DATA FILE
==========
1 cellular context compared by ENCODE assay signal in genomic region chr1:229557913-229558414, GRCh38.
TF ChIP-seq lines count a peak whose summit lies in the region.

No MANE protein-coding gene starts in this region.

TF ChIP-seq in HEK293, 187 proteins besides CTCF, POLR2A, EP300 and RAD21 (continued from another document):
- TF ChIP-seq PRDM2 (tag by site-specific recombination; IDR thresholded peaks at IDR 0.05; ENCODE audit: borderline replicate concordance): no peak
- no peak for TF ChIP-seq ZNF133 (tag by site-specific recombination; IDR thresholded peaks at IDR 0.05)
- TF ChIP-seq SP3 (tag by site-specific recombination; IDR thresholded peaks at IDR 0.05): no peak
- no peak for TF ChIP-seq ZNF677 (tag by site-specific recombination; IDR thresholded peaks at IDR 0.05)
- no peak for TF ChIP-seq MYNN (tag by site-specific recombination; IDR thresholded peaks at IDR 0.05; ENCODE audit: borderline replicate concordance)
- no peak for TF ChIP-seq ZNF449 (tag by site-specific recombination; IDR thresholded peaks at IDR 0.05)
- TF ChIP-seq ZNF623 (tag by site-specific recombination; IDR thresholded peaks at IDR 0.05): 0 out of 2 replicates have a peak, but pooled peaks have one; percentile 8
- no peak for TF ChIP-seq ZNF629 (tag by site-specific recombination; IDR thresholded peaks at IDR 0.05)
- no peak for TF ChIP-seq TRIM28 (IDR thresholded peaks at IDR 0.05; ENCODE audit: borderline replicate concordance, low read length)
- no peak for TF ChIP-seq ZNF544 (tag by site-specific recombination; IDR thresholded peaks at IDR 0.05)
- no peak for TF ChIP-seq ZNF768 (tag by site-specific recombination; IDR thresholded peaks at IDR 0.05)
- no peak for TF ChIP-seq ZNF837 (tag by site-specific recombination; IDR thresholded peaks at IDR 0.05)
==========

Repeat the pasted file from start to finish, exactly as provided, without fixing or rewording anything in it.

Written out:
1 cellular context compared by ENCODE assay signal in genomic region chr1:229557913-229558414, GRCh38.
TF ChIP-seq lines count a peak whose summit lies in the region.

No MANE protein-coding gene starts in this region.

TF ChIP-seq in HEK293, 187 proteins besides CTCF, POLR2A, EP300 and RAD21 (continued from another document):
- TF ChIP-seq PRDM2 (tag by site-specific recombination; IDR thresholded peaks at IDR 0.05; ENCODE audit: borderline replicate concordance): no peak
- no peak for TF ChIP-seq ZNF133 (tag by site-specific recombination; IDR thresholded peaks at IDR 0.05)
- TF ChIP-seq SP3 (tag by site-specific recombination; IDR thresholded peaks at IDR 0.05): no peak
- no peak for TF ChIP-seq ZNF677 (tag by site-specific recombination; IDR thresholded peaks at IDR 0.05)
- no peak for TF ChIP-seq MYNN (tag by site-specific recombination; IDR thresholded peaks at IDR 0.05; ENCODE audit: borderline replicate concordance)
- no peak for TF ChIP-seq ZNF449 (tag by site-specific recombination; IDR thresholded peaks at IDR 0.05)
- TF ChIP-seq ZNF623 (tag by site-specific recombination; IDR thresholded peaks at IDR 0.05): 0 out of 2 replicates have a peak, but pooled peaks have one; percentile 8
- no peak for TF ChIP-seq ZNF629 (tag by site-specific recombination; IDR thresholded peaks at IDR 0.05)
- no peak for TF ChIP-seq TRIM28 (IDR thresholded peaks at IDR 0.05; ENCODE audit: borderline replicate concordance, low read length)
- no peak for TF ChIP-seq ZNF544 (tag by site-specific recombination; IDR thresholded peaks at IDR 0.05)
- no peak for TF ChIP-seq ZNF768 (tag by site-specific recombination; IDR thresholded peaks at IDR 0.05)
- no peak for TF ChIP-seq ZNF837 (tag by site-specific recombination; IDR thresholded peaks at IDR 0.05)